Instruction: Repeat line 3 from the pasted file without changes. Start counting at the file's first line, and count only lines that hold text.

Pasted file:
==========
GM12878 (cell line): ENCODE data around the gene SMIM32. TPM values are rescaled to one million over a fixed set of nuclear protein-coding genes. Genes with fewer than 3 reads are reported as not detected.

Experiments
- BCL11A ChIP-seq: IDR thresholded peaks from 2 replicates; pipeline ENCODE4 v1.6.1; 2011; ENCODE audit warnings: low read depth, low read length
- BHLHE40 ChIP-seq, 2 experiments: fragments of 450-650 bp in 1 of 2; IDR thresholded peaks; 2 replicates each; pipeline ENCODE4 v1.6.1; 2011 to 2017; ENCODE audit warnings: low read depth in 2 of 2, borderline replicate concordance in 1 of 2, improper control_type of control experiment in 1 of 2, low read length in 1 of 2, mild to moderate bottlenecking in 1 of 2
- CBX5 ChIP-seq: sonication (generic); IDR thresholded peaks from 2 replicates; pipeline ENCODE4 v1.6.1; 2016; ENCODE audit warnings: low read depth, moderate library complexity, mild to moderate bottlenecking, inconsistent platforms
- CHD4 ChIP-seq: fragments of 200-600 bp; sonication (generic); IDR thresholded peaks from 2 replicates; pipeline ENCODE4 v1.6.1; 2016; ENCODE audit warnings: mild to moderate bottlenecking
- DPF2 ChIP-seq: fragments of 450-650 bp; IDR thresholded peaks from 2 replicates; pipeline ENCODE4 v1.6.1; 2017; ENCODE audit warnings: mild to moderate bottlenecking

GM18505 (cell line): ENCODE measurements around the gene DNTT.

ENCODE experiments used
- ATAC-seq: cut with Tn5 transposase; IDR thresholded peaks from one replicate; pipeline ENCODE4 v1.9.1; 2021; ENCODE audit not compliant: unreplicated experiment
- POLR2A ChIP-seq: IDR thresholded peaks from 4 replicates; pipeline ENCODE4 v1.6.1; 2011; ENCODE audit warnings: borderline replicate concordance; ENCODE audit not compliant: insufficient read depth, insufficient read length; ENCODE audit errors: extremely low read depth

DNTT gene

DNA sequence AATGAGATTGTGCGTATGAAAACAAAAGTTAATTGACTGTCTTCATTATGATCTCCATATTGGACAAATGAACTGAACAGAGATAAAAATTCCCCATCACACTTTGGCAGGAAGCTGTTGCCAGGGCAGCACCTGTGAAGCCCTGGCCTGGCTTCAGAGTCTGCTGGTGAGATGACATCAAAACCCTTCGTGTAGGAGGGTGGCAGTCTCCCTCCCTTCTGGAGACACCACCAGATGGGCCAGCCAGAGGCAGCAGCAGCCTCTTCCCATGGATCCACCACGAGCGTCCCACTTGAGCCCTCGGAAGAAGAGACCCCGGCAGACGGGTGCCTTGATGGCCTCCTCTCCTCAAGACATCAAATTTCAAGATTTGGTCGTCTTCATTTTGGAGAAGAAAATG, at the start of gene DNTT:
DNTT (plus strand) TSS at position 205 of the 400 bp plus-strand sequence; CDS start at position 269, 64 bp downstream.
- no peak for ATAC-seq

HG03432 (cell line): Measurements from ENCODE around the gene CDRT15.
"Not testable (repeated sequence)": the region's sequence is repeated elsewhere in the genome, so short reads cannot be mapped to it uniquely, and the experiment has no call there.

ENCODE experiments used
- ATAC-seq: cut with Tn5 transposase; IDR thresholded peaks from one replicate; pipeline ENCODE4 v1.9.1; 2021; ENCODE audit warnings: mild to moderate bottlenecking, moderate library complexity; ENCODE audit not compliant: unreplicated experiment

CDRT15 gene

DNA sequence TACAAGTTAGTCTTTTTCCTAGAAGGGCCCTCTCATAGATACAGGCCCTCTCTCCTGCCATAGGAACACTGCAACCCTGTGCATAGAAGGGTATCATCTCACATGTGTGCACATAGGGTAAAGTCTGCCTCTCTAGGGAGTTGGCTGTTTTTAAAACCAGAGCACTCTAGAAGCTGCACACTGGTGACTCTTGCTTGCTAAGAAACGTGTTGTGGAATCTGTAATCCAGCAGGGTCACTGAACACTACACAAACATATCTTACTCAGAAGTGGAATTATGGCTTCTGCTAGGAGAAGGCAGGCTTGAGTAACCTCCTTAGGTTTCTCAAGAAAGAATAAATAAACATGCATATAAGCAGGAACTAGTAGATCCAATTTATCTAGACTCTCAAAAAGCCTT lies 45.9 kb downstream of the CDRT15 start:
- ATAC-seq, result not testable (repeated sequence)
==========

- BCL11A ChIP-seq: IDR thresholded peaks from 2 replicates; pipeline ENCODE4 v1.6.1; 2011; ENCODE audit warnings: low read depth, low read length